This is a consequence of the loss of the sense of any "truth" about man, and of the banishment of the idea of the natural law. It undermines any sense of true human rights, leaves the individual defenseless against unjust laws, and opens the way to different forms of totalitarianism. This should be easy enough to see for a person open to the truth; but many people's minds have set into superficial ways of thinking, and they will not react unless they have been led on, step by step, to deeper reflection and awareness.

Relationship between Law and Morality or Ethics

Law is an enactment made by the state. It is backed by physical coercion. Its breach is punishable by the courts. It represents the will of the state and realizes its purpose.

Laws reflect the political, social and economic relationships in the society. It determines rights and duties of the citizens towards one another and towards the state.

It is through law that the government fulfils its promises to the people. It reflects the sociological need of society.

Law and morality are intimately related to each other. Laws are generally based on the moral principles of society. Both regulate the conduct of the individual in society.

They influence each other to a great extent. Laws, to be effective, must represent the moral ideas of the people. But good laws sometimes serve to rouse the moral conscience of the people and create and maintain such conditions as may encourage the growth of morality.

Laws regarding prohibition and spread of primary education are examples of this nature.Morality cannot, as a matter of fact, be divorced from politics. The ultimate end of a state is the promotion of general welfare and moral perfection of man.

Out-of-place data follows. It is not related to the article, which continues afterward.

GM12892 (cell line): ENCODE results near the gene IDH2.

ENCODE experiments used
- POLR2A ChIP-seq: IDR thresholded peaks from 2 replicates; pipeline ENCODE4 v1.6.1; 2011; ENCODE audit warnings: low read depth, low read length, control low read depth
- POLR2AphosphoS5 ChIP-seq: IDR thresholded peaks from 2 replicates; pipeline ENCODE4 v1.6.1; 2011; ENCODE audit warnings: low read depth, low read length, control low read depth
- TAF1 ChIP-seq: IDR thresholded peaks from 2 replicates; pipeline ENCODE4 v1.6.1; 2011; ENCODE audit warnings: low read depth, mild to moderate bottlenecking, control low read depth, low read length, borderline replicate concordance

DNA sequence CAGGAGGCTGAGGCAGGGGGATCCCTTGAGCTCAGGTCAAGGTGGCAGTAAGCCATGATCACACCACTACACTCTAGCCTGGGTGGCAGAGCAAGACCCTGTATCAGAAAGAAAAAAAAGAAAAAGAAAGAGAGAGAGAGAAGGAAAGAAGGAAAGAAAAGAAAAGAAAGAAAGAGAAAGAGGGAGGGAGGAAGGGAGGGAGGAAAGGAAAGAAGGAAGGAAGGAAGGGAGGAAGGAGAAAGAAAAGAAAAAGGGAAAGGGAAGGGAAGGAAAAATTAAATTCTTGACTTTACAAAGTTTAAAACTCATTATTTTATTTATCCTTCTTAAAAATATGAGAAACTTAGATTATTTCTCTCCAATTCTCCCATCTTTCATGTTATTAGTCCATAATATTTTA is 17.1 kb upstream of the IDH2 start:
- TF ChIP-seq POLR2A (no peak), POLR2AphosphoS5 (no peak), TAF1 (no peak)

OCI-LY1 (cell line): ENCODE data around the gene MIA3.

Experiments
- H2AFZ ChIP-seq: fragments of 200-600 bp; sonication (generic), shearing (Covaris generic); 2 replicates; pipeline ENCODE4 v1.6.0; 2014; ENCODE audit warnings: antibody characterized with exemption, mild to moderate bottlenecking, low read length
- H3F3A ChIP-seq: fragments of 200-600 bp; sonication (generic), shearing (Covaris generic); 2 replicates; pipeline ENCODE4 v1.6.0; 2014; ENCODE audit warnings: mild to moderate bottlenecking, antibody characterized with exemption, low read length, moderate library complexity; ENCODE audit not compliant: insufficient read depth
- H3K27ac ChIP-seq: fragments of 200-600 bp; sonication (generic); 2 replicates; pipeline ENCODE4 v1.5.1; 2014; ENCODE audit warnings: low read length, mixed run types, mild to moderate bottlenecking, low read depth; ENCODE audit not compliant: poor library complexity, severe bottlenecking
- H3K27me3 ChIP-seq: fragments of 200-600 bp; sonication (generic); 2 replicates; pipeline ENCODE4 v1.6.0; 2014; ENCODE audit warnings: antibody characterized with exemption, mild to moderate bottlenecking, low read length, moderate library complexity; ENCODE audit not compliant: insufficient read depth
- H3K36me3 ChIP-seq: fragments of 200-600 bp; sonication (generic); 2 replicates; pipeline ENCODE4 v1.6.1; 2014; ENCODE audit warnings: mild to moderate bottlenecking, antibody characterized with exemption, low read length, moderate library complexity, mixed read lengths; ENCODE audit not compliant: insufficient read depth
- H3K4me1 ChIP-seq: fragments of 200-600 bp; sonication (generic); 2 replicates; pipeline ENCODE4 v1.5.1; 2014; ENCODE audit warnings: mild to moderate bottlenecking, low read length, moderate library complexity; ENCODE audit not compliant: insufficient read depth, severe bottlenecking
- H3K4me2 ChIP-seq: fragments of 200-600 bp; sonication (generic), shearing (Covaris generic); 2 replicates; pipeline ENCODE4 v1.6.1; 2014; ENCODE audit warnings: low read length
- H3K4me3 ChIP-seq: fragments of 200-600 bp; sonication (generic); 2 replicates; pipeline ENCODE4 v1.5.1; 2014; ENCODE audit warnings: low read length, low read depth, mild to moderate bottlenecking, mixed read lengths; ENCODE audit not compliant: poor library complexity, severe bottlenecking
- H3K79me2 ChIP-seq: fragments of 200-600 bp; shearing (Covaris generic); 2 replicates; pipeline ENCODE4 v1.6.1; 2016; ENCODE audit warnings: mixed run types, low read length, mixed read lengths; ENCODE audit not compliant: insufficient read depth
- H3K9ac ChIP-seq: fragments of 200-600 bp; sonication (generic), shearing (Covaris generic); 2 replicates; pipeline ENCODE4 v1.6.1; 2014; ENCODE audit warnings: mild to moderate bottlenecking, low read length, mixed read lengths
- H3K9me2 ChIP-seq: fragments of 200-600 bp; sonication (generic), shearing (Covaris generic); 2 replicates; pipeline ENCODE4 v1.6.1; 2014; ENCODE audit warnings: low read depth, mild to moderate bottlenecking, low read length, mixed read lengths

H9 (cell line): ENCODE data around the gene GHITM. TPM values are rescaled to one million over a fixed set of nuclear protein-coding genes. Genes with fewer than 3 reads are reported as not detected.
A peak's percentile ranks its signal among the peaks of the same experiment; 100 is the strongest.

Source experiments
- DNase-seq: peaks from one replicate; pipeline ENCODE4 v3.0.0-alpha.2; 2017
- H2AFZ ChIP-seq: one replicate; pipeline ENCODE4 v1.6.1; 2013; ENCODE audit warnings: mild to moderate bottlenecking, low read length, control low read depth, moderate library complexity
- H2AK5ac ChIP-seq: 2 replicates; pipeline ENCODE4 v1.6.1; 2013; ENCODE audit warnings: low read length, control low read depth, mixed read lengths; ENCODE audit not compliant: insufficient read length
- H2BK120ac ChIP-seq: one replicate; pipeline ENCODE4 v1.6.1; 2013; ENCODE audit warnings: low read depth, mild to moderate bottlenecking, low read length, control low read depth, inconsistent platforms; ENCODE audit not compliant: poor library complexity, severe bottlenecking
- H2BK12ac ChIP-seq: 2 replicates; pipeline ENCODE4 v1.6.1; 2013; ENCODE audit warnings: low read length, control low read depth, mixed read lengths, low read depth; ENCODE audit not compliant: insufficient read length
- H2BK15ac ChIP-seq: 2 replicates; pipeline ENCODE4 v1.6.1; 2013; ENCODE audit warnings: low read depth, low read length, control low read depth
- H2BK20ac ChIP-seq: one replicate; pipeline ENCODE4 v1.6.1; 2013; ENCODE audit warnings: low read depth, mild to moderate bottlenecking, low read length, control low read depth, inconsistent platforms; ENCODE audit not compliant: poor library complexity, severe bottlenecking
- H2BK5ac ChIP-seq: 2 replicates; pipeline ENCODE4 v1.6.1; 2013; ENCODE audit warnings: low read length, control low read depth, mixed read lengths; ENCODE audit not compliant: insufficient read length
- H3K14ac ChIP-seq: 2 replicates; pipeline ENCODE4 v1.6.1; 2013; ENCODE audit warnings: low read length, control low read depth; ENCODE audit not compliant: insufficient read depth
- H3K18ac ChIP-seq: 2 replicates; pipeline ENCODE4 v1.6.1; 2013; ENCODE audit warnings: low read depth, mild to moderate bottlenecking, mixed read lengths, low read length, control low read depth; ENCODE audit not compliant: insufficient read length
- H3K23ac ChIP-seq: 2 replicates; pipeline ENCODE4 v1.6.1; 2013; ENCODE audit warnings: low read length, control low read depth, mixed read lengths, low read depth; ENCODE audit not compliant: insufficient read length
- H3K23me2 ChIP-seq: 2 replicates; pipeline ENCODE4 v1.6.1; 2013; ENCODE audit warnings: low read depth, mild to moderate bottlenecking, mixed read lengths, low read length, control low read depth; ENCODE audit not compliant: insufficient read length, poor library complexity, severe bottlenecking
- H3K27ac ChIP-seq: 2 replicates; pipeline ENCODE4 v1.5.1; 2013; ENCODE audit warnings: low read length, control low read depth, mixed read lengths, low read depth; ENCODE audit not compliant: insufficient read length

It is the duty of the state to formulate such laws as will elevate the moral standard of the people. The laws of a state thus conform to the prevailing standard of morality. Earlier writers on Political Science never made any distinction between law and morality.

Plato's Republic is as good a treatise on politics as on ethics. In ancient India, the term Dharma connoted both law and morality. Law, it is pointed out, is not merely the command of the sovereign, it represents the idea of right or wrong based on the prevalent morality of the people.

Moreover, obedi­ence to law depends upon the active support of the moral sentiments of the people. Laws which are not supported by the moral conscience of the people are liable to become dead letters.

For example laws regarding Prohibition in India have not succeeded on account of the fact that full moral conscience of the people has not been aroused in favor of such laws.

As Green put it, "In attempting to enforce an unpopular law, a government may be doing more harm than good by creating and spread­ing the habit of disobedience to law. The total cost of such an attempt may well be greater than the social gain."